• similar effect on abstinence rates as Zyban (9%)


How do electronic cigarettes aid in smoking cessation?

  • most popular aid to smoking cessation - used in about third of quit attempts
  • two trials provide evidence
  • regular use in children rare + no evidence of gateway to smoking
  • no evidence of harm of long-term use of nicotine
  • may be some harm of additives but negligible compared w/ smoking


What other lifestyle changes apart from smoking cessation are important for COPD patients?

  • encourage exercise
  • treat poor nutrition or obesity
  • annual influenza + one-off pneumococcal vaccination


What are the medications for management of COPD?

  • inhalers - b2-agonist, anticholinergic, steroid
  • theophylline
  • diuretics
  • LTOT
  • mucolytics


What are the NICE guidelines for medical management of COPD?

  • NICE only recommends oral theophylline after trials of short + long-acting bronchodilators or to ppl who cannot used inhaled therapy
  • mucolytics - consider in pts w/ chronic productive cough and continue if symptoms improve

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Describe features of pulmonary rehabilitation

  • exercise training to improve breathlessness + general wellbeing
  • instituted at home; climbing stairs or walking fixed distances can be combined w/ reg clinic visits for encouragement
  • QoL improved by MDT approach: physio, exercise, education
  • rehab programmes should include the following:
    1. patient + family education
    2. smoking cessation
    3. physical, nutritional + occupational therapy
    4. in selected pts LTOT or CPAP


What is long-term oxygen therapy?

  • reduces mortality if given for at least 15hrs per day
  • also less polycythaemia, improved progression of pulm hypertension and improved neuropsych health
  • at a flow rate of 1-3L via nasal prongs 
  • to increase arterial oxygen sats >90%
  • prescribed to pts who:
    • no longer smoke
    • have a PaO2 <7.3kPa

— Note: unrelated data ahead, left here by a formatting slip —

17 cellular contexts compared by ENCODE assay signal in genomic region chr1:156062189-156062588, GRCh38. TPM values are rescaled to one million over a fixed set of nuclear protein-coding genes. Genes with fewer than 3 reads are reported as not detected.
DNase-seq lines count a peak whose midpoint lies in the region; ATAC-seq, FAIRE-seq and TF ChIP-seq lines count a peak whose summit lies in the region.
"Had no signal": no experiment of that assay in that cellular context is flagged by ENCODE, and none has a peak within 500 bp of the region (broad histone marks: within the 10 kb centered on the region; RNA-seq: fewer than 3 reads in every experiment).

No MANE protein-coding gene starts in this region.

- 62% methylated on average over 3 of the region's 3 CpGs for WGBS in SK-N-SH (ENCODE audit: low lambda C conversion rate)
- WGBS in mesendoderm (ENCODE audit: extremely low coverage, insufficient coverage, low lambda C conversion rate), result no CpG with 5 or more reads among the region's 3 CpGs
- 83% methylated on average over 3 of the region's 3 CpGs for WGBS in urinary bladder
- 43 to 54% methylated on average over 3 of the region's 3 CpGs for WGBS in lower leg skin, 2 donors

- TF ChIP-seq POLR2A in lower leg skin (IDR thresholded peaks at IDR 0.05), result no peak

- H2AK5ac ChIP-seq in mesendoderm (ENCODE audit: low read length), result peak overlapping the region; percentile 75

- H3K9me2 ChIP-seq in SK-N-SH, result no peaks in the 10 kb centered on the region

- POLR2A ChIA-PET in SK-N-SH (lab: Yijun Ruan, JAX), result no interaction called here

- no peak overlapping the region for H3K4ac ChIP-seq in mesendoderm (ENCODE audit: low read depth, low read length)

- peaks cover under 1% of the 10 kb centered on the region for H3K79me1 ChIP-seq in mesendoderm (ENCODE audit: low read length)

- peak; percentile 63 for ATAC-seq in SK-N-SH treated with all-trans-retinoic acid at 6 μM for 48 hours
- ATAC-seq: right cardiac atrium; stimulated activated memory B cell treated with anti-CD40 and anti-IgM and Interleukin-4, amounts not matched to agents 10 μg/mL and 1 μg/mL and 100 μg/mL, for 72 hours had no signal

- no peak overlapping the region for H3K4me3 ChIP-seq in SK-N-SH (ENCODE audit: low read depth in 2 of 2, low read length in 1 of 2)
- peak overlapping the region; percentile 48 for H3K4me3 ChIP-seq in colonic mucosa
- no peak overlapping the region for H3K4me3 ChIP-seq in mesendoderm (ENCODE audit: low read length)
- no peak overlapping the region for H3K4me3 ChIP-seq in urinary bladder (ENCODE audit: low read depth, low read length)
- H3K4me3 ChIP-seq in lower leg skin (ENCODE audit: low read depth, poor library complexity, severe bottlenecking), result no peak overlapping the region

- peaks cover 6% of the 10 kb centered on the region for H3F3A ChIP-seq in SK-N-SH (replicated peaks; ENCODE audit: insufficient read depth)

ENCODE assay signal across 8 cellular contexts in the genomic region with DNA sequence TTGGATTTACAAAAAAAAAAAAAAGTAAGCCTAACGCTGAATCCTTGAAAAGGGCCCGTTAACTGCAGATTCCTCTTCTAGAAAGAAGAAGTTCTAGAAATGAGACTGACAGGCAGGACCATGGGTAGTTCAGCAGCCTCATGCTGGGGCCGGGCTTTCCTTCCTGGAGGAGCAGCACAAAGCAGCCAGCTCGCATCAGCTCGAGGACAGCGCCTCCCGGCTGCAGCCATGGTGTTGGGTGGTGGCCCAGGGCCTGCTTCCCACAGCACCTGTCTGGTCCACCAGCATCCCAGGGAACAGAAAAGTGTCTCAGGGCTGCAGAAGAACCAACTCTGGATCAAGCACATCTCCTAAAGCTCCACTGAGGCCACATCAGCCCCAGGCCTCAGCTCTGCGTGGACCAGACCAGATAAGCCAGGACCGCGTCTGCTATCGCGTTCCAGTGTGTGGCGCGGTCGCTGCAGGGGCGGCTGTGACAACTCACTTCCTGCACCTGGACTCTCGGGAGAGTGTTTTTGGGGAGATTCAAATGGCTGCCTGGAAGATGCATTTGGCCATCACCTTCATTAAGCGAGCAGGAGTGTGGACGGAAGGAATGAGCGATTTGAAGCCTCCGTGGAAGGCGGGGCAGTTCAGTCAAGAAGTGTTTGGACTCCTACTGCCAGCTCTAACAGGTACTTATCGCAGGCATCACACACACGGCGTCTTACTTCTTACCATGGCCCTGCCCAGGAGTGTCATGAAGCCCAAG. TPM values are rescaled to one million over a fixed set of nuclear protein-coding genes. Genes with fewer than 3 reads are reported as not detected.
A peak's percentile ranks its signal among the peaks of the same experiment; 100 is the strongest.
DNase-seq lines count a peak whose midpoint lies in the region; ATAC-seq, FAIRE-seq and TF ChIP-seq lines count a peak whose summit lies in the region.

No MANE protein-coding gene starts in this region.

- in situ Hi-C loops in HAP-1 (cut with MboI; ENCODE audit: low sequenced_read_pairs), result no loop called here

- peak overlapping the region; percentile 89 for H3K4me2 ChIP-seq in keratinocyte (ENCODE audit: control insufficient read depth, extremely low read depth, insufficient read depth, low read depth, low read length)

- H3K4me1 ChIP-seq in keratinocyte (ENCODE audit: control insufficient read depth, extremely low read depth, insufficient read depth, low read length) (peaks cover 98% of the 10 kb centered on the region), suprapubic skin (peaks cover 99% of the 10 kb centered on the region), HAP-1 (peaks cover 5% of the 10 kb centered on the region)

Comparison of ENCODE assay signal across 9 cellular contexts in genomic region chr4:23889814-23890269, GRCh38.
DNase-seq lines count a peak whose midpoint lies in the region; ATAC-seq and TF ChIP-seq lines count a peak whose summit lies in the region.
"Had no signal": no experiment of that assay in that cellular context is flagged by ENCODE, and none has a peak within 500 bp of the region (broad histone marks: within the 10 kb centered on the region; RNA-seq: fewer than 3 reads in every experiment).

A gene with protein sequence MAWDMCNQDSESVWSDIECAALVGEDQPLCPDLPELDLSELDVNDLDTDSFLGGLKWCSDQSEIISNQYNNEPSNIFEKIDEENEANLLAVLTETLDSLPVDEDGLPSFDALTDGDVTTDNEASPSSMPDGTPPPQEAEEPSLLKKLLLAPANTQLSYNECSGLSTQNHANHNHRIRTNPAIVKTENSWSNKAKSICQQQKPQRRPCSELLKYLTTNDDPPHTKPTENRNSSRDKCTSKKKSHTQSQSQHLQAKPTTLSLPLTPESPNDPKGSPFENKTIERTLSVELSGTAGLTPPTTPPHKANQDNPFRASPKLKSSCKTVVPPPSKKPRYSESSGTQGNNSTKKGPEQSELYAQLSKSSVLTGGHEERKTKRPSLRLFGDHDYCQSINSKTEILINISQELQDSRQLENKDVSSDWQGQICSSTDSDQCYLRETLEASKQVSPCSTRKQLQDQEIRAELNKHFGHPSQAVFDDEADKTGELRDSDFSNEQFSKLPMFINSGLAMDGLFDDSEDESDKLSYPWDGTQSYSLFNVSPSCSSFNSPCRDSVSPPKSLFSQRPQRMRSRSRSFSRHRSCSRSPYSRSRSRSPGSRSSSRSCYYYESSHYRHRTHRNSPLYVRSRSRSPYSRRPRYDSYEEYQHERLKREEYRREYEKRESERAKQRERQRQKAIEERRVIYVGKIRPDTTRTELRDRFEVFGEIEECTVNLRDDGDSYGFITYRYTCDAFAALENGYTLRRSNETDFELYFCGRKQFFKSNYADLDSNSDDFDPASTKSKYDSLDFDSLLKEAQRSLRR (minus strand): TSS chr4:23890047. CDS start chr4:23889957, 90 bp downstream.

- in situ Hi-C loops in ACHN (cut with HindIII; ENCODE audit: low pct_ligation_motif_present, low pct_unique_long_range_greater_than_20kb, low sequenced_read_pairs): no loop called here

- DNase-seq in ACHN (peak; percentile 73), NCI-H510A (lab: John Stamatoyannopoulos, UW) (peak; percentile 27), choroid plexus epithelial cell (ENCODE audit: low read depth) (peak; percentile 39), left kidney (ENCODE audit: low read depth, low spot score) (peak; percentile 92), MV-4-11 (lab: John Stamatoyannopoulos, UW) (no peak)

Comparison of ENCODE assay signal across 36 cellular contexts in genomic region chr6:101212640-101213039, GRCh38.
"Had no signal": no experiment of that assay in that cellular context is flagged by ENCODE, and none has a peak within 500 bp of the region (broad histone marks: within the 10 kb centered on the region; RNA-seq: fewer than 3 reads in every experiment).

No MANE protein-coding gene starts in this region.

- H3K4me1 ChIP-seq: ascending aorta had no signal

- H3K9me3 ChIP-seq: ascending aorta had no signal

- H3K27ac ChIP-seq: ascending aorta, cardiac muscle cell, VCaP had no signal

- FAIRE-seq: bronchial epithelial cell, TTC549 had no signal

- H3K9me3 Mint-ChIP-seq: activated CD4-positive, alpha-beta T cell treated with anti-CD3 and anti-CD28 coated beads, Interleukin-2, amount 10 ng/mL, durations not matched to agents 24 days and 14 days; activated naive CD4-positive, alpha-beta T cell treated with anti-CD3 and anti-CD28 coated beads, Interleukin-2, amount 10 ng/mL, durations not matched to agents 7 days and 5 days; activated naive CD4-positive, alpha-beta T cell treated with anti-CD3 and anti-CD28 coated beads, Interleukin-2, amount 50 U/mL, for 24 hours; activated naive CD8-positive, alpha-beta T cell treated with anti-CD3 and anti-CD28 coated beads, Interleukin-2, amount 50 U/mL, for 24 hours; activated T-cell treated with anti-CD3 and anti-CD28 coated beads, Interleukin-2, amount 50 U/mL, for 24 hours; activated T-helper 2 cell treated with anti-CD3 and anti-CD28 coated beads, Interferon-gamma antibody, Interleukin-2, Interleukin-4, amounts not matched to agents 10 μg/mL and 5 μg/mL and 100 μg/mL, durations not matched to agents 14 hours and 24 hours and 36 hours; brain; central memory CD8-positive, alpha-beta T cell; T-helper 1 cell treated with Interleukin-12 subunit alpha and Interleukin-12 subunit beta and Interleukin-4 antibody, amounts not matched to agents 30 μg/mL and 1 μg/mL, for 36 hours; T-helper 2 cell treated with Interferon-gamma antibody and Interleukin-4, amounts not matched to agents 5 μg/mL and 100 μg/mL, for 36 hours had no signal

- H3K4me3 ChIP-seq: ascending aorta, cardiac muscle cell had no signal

• FEV1 <30%
  • Other indications for use of LTOT include PaO2 of 7.3-8kPa w/ one of following:
    • secondary polycythaemia
    • nocturnal hypoxaemia
    • peripheral oedema
    • pulmonary hypertension


What are surgical options for COPD?

  • bullectomy
  • lung volume reduction surgery
  • single lung transplantation

Surgery indicated when there are recurrent pneumothoraces or isolated bullous lung disease.


What are complications of COPD?

  • cor pulmonale
  • resp failure
  • acute exacerbations
  • pneumonia
  • pneumothorax
  • polycythaemia
  • lung carcinoma


What is the management of acute exacerbation of COPD?

  1. nebulised bronchodilators (salbutamol)
  2. controlled O2 if SaO2 <88% or PaO2 <7kpa
    • start at 24-28%, aim sats 88-92%
    • adjust according to ABG, aim PaO2 >8kpa
  3. steroids -> IV hydrocortisone or oral prednisolone
  4. abx -> if infection, amoxicillin or clarithromycin or doxy
  5. physiotherapy to aid sputum expectoration
  6. if no response to nebulisers + steroids -> consider IV aminophylline
  7. if no response:
    • consider NIPPV if RR >30 or pH <7.35 OR
    • consider resp stim drug eg. doxapram IV for those that mechanical ventilation not suitable 
  8. consider intubation + ventilation if pH <7.26 + PaCO2 is rising despite non-invasive ventilation only where appropriate


Why are COPD sats only aimed at 88-92%?

  • great danger of hypoxia - accounts for more deaths than hypercapnia
  • however, in some pts who rely on their hypoxic drive to breathe, too much oxygen may lead to a reduced respiratory rate + hypercapnia, with a consequent fall in conscious level
  • always prescribe O2 as if it were a drug
  • esp if there is evidence of CO2 retention, start with 24-28% O2 in such patients